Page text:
Flicks takes the accolades in stride. “Music gives me something to focus on. It gives me some sort of purpose, at whatever level it is,” he said.

His career has also introduced him to a wider circle of musicians, such as producer Shane McCurdy and the many DJs and singers Flicks works with, sometimes remotely and sometimes side by side in the studio.

Rob Lamothe, a Dunnville musician who provided backing vocals on several tracks on Genuine, praised Flicks’ direct writing style.

“He doesn’t mess around. He just says what he sees, what he feels,” Lamothe said. “Brent knew that at 18, when I met him. Just write real – simple and real.”

The pair met three years ago at Jukasa, the recording studio on Six Nations, and co-wrote the single “Pray for a Better Day,” which was nominated for an American Songwriting Award.

“It just felt super easy,” Lamothe said of working with Flicks, who has contributed lyrics to some tracks on Lamothe’s upcoming album.

“We had a good connection. You were very open to my differences,” Flicks told him.

“We’re all different in some ways,” Lamothe replied. “Maybe yours is more visual.”

Flicks said that like anyone, he has good days and bad. But he steadfastly refuses to use his illness as an excuse to stay silent when he has something to sing about.

“I always give 110 per cent, whatever that works out for me, and try to make a difference,” he said. “My job is to change opinions.”

B-FLIX drops sophomore album

Boston rapper debuts Genuine at Simcoe rec centre

News Nov 13, 2015 by J.P. Antonacci Norfolk News

B-FLIX is back.

The Boston rapper, also known as 22-year-old Brent Flicks, has a new album and a new tattoo, both of which were on display at the rec centre in Simcoe Saturday night.

The album, Genuine, delivers 14 tracks that showcase Flicks’ hip-hop/R&B sensibilities while conveying his raw take on social justice issues and his personal struggles with spinal muscular atrophy.

The tattoo, on his left hand, is the word “breathe,” the B rendered as a stylized musical note.

“I breathe music,” Flicks said, explaining that his condition – which has forced him to use a wheelchair since the age of three – can make breathing difficult.

“(The tattoo) kinda reminds me that as long as I’m breathing, I can do music.”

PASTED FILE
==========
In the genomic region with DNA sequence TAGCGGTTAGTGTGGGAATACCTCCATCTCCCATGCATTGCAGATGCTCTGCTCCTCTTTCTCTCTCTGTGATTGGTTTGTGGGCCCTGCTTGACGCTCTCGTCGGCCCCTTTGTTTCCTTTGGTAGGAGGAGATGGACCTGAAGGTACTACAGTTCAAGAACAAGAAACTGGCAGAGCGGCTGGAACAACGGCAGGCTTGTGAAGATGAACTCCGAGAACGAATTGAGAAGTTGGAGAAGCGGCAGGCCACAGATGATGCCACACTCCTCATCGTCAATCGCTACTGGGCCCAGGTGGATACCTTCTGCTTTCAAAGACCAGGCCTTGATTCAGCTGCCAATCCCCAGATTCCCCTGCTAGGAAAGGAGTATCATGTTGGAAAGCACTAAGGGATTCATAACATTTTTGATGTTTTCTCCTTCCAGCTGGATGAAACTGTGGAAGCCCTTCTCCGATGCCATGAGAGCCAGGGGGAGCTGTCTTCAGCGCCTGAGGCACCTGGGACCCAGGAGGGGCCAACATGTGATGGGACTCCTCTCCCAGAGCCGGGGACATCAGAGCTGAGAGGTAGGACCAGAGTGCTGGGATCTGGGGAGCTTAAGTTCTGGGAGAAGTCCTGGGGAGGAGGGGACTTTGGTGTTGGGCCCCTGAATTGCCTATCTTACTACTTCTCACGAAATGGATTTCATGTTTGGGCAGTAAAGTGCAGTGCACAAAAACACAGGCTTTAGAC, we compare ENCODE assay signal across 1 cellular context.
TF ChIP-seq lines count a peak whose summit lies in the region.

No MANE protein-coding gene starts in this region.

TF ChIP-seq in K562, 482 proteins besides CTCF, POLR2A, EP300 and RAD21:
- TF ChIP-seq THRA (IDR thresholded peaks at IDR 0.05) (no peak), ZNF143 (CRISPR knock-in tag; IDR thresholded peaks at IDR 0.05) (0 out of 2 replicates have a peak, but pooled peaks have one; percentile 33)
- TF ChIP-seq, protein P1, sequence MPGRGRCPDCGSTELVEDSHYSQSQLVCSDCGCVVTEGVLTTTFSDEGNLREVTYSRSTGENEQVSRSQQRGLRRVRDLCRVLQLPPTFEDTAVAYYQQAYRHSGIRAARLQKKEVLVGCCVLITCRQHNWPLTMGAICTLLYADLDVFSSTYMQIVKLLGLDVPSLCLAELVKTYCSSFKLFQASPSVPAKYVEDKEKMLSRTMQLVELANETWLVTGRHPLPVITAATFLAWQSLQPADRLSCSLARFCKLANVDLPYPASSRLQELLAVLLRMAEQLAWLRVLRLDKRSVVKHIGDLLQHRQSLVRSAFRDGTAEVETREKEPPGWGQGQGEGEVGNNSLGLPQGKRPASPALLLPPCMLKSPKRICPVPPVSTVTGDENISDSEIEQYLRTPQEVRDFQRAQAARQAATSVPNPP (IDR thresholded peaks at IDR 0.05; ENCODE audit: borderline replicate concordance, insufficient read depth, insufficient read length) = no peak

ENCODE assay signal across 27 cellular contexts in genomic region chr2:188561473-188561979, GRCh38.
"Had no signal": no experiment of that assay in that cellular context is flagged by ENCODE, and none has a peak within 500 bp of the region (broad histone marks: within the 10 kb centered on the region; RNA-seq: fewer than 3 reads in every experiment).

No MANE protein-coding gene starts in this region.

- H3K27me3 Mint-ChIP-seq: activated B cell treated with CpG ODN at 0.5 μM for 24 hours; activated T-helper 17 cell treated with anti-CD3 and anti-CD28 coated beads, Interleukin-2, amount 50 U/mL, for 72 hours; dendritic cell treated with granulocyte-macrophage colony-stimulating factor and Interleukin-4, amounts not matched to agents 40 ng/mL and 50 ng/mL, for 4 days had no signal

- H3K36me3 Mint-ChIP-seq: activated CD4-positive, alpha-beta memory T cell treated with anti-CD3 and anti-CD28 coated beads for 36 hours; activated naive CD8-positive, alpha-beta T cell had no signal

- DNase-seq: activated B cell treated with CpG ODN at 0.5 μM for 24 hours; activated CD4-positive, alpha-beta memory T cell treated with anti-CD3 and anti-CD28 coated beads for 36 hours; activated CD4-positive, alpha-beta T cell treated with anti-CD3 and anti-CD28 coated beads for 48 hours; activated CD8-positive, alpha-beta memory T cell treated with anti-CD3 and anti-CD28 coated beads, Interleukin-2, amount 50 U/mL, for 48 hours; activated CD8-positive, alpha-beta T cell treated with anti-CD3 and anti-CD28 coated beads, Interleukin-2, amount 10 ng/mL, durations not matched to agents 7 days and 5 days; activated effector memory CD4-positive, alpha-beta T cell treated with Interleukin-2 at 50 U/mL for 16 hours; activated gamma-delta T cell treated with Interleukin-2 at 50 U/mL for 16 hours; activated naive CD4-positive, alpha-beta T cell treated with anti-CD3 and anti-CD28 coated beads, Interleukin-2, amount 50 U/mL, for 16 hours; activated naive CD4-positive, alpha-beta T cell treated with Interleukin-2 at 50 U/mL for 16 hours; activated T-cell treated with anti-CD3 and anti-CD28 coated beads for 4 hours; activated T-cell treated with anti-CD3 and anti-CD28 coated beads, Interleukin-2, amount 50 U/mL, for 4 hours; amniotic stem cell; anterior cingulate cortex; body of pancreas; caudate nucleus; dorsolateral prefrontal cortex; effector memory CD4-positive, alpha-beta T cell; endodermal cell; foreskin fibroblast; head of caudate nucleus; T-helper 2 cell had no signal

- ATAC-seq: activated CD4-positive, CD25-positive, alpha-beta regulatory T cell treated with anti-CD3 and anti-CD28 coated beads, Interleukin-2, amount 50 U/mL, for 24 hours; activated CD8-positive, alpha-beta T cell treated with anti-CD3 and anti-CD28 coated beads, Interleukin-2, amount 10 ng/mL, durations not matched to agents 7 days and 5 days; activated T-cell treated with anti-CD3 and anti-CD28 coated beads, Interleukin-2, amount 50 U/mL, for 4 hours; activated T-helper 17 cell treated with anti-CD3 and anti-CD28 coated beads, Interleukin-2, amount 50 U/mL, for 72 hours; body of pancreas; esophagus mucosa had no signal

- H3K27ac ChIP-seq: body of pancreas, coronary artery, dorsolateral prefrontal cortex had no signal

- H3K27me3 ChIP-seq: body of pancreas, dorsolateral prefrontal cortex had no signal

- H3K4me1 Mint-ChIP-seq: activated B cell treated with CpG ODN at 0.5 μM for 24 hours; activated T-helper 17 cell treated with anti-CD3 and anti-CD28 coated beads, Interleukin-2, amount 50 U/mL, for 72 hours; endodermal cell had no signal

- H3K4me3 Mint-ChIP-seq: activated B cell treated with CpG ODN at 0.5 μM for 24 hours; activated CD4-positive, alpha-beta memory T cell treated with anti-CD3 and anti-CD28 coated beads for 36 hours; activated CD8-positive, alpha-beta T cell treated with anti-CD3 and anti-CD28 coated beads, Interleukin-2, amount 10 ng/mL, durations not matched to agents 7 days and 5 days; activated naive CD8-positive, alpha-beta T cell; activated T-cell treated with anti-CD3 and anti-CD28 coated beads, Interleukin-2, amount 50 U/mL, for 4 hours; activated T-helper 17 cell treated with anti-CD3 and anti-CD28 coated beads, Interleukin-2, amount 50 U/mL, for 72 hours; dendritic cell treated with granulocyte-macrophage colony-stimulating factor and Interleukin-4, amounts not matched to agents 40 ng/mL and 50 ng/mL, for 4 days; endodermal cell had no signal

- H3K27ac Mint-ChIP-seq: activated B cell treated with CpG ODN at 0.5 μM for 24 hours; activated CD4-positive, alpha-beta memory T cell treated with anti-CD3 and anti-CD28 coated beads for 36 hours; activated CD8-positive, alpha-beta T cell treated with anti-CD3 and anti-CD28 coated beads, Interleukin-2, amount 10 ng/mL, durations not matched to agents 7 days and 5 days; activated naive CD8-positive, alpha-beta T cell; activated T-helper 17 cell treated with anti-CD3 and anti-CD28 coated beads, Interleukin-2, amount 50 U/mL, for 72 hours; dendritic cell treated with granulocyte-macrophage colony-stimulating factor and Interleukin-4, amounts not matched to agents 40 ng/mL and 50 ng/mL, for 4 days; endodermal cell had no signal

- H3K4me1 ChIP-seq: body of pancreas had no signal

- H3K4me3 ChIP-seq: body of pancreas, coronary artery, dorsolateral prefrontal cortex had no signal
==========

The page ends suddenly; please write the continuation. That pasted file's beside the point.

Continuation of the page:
His music tells his story of not letting a degenerative disease derail his passion.

“It was from the heart,” Flicks said of Genuine, which is available now on iTunes and through bflix.ca.

“All my music is just my hopes and dreams, where I’ve been and where I hope to be. Some people have said it really makes them think and gives them a different perspective.”

His debut album, Everything Changed, scored Flicks a Hamilton Music Award nomination for rap/hip-hop recording of the year, and an invite to join a hip hop showcase at Club Absinthe in Hamilton before the awards night in May.

Flicks takes the accolades in stride. “Music gives me something to focus on. It gives me some sort of purpose, at whatever level it is,” he said.

His career has also introduced him to a wider circle of musicians, such as producer Shane McCurdy and the many DJs and singers Flicks works with, sometimes remotely and sometimes side by side in the studio.

Rob Lamothe, a Dunnville musician who provided backing vocals on several tracks on Genuine, praised Flicks’ direct writing style.

“He doesn’t mess around. He just says what he sees, what he feels,” Lamothe said. “Brent knew that at 18, when I met him. Just write real – simple and real.”

The pair met three years ago at Jukasa, the recording studio on Six Nations, and co-wrote the single “Pray for a Better Day,” which was nominated for an American Songwriting Award.

“It just felt super easy,” Lamothe said of working with Flicks, who has contributed lyrics to some tracks on Lamothe’s upcoming album.

“We had a good connection. You were very open to my differences,” Flicks told him.

“We’re all different in some ways,” Lamothe replied. “Maybe yours is more visual.”

Flicks said that like anyone, he has good days and bad. But he steadfastly refuses to use his illness as an excuse to stay silent when he has something to sing about.

“I always give 110 per cent, whatever that works out for me, and try to make a difference,” he said. “My job is to change opinions.”